Child Depression and Adolescent Depression

By National Institute of Mental Health

Table of Contents:

Depression in Children and Adolescents

Depression is a very real and serious problem for both children and teens.

Research has shown that childhood depression often persists, recurs and continues into adulthood, especially if it goes untreated. The presence of childhood depression also tends to be a predictor of more severe illnesses in adulthood.

A child with depression may pretend to be sick, refuse to go to school, cling to a parent, or worry that a parent may die. Older children may sulk, get into trouble at school, be negative and irritable, and feel misunderstood. Because these signs may be viewed as normal mood swings typical of children as they move through developmental stages, it may be difficult to accurately diagnose a young person with depression.

Before puberty, boys and girls are equally likely to develop depressive disorders. By age 15, however, girls are twice as likely as boys to have experienced a major depressive episode.23

Depression in adolescence comes at a time of great personal change–when boys and girls are forming an identity distinct from their parents, grappling with gender issues and emerging sexuality, and making decisions for the first time in their lives. Depression in adolescence frequently co–occurs with other disorders such as anxiety, disruptive behavior, eating disorders or substance abuse. It can also lead to increased risk for suicide.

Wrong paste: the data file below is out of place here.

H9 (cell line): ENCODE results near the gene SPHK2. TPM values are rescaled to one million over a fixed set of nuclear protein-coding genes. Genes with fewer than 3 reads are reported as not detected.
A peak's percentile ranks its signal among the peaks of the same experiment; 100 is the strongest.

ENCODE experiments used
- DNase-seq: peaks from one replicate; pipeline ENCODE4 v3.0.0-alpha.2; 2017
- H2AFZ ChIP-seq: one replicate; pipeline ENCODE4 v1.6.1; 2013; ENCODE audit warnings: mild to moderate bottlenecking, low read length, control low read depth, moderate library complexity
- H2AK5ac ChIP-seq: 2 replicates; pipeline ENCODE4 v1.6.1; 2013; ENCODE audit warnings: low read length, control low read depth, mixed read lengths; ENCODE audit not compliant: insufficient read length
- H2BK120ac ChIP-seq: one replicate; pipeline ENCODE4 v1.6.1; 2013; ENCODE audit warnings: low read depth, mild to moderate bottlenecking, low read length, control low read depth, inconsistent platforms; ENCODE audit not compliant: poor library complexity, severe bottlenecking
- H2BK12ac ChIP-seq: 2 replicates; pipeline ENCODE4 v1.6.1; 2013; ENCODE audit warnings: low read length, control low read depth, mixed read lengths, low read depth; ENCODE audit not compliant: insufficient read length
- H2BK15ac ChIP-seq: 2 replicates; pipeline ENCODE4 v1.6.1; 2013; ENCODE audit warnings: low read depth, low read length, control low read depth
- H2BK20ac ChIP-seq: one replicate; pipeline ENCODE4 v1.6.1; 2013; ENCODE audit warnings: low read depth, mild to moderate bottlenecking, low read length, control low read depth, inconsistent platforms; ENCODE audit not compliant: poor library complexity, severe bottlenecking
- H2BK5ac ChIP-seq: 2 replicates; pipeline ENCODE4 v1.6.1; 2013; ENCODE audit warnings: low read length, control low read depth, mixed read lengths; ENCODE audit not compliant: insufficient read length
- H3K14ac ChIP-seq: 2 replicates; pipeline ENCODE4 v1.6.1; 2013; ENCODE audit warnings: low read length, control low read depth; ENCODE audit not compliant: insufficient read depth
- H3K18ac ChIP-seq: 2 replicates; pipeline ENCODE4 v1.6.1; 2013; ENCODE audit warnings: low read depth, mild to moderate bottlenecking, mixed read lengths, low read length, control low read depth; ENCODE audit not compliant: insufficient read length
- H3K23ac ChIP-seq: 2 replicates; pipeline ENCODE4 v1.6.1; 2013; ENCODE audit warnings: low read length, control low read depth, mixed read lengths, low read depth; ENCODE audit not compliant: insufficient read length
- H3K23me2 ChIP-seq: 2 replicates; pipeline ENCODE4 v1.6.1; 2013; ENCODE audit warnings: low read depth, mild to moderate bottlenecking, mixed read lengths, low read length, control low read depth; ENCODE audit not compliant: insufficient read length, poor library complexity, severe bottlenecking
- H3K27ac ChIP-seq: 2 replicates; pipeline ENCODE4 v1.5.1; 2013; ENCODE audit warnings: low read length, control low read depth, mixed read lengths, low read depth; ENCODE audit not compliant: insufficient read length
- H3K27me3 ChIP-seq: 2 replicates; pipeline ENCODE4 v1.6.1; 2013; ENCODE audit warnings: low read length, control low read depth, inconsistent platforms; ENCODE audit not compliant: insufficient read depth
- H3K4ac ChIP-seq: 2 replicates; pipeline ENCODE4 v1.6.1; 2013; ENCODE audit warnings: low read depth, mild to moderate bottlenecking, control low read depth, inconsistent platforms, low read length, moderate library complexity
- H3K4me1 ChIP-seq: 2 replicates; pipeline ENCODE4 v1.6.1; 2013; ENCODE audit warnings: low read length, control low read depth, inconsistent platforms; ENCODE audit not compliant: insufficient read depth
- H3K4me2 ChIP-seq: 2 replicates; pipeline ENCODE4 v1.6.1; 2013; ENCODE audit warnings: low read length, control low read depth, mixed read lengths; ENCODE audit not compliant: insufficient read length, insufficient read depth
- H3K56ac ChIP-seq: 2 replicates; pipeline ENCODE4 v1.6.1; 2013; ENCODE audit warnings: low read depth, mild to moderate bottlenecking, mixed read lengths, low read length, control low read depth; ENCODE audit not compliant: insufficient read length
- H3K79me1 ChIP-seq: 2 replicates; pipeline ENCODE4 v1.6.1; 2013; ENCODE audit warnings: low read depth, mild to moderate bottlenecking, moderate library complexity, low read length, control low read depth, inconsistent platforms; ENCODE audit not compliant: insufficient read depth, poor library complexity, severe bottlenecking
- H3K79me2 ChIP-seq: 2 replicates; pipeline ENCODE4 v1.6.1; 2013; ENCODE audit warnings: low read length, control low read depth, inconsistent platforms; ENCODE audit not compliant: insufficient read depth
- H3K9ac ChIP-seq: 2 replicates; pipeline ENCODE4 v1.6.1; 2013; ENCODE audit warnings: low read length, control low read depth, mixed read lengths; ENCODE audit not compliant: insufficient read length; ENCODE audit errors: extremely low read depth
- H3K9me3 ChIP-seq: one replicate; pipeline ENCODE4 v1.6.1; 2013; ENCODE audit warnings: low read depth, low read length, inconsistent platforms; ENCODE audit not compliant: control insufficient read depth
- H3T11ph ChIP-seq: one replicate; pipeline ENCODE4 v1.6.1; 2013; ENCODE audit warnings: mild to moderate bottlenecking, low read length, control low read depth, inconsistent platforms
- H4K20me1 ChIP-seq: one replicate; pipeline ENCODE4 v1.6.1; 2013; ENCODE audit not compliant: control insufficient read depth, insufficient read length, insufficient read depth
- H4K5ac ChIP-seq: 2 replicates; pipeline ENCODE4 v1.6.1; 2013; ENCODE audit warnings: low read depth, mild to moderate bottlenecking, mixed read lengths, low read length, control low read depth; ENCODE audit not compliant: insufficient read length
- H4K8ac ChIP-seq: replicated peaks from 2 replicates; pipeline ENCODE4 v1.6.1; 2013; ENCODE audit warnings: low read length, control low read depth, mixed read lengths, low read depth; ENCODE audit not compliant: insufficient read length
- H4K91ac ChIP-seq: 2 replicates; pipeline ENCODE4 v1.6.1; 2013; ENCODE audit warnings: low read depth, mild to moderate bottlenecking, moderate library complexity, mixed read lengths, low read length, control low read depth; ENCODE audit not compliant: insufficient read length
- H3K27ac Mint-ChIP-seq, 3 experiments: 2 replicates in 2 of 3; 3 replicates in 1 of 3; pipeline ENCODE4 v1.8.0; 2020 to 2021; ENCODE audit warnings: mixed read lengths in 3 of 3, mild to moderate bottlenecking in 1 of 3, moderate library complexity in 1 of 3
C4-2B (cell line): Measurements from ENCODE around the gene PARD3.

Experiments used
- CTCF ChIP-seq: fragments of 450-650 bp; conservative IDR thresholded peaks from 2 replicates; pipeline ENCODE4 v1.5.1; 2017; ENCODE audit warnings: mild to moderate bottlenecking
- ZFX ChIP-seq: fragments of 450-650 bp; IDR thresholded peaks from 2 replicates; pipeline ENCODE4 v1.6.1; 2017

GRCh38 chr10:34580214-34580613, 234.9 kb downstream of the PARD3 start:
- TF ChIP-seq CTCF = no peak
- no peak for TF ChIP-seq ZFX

One research study of 439 adolescents with major depression found that a combination of medication and psychotherapy was the most effective treatment option. Researchers are developing and testing ways to prevent suicide in children and adolescents, including early diagnosis and treatment, and a better understanding of suicidal thinking.

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APA Reference
Mental Health, N. (2007). Child Depression and Adolescent Depression. Psych Central. Retrieved on September 15, 2014, from http://psychcentral.com/lib/child-depression-and-adolescent-depression/0001294
Scientifically Reviewed
    Last reviewed: By John M. Grohol, Psy.D. on 30 Jan 2013
    Published on PsychCentral.com. All rights reserved.